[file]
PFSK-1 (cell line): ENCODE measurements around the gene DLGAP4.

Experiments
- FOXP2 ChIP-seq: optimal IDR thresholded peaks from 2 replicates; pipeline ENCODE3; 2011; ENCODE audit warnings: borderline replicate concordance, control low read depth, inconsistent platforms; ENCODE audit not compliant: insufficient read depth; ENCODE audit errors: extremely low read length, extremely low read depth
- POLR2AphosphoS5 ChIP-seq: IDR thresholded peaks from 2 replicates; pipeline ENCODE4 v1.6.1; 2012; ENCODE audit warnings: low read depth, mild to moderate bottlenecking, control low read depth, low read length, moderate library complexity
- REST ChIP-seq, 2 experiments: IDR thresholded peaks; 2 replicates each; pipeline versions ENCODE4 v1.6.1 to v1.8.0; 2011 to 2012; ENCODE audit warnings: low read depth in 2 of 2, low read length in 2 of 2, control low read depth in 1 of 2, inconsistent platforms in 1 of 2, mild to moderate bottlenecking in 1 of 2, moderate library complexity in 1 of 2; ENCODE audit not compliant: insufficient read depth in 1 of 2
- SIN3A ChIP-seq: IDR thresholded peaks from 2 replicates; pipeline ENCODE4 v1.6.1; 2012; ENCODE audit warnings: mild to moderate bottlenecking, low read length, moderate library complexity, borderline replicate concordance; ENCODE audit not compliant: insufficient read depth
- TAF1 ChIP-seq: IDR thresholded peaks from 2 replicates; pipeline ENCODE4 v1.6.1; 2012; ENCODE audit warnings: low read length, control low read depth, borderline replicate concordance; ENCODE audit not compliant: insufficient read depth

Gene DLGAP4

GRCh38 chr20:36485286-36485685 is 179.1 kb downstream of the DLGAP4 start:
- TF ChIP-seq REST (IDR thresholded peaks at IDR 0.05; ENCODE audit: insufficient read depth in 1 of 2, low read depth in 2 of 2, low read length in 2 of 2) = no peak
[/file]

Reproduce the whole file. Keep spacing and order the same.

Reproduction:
PFSK-1 (cell line): ENCODE measurements around the gene DLGAP4.

Experiments
- FOXP2 ChIP-seq: optimal IDR thresholded peaks from 2 replicates; pipeline ENCODE3; 2011; ENCODE audit warnings: borderline replicate concordance, control low read depth, inconsistent platforms; ENCODE audit not compliant: insufficient read depth; ENCODE audit errors: extremely low read length, extremely low read depth
- POLR2AphosphoS5 ChIP-seq: IDR thresholded peaks from 2 replicates; pipeline ENCODE4 v1.6.1; 2012; ENCODE audit warnings: low read depth, mild to moderate bottlenecking, control low read depth, low read length, moderate library complexity
- REST ChIP-seq, 2 experiments: IDR thresholded peaks; 2 replicates each; pipeline versions ENCODE4 v1.6.1 to v1.8.0; 2011 to 2012; ENCODE audit warnings: low read depth in 2 of 2, low read length in 2 of 2, control low read depth in 1 of 2, inconsistent platforms in 1 of 2, mild to moderate bottlenecking in 1 of 2, moderate library complexity in 1 of 2; ENCODE audit not compliant: insufficient read depth in 1 of 2
- SIN3A ChIP-seq: IDR thresholded peaks from 2 replicates; pipeline ENCODE4 v1.6.1; 2012; ENCODE audit warnings: mild to moderate bottlenecking, low read length, moderate library complexity, borderline replicate concordance; ENCODE audit not compliant: insufficient read depth
- TAF1 ChIP-seq: IDR thresholded peaks from 2 replicates; pipeline ENCODE4 v1.6.1; 2012; ENCODE audit warnings: low read length, control low read depth, borderline replicate concordance; ENCODE audit not compliant: insufficient read depth

Gene DLGAP4

GRCh38 chr20:36485286-36485685 is 179.1 kb downstream of the DLGAP4 start:
- TF ChIP-seq REST (IDR thresholded peaks at IDR 0.05; ENCODE audit: insufficient read depth in 1 of 2, low read depth in 2 of 2, low read length in 2 of 2) = no peak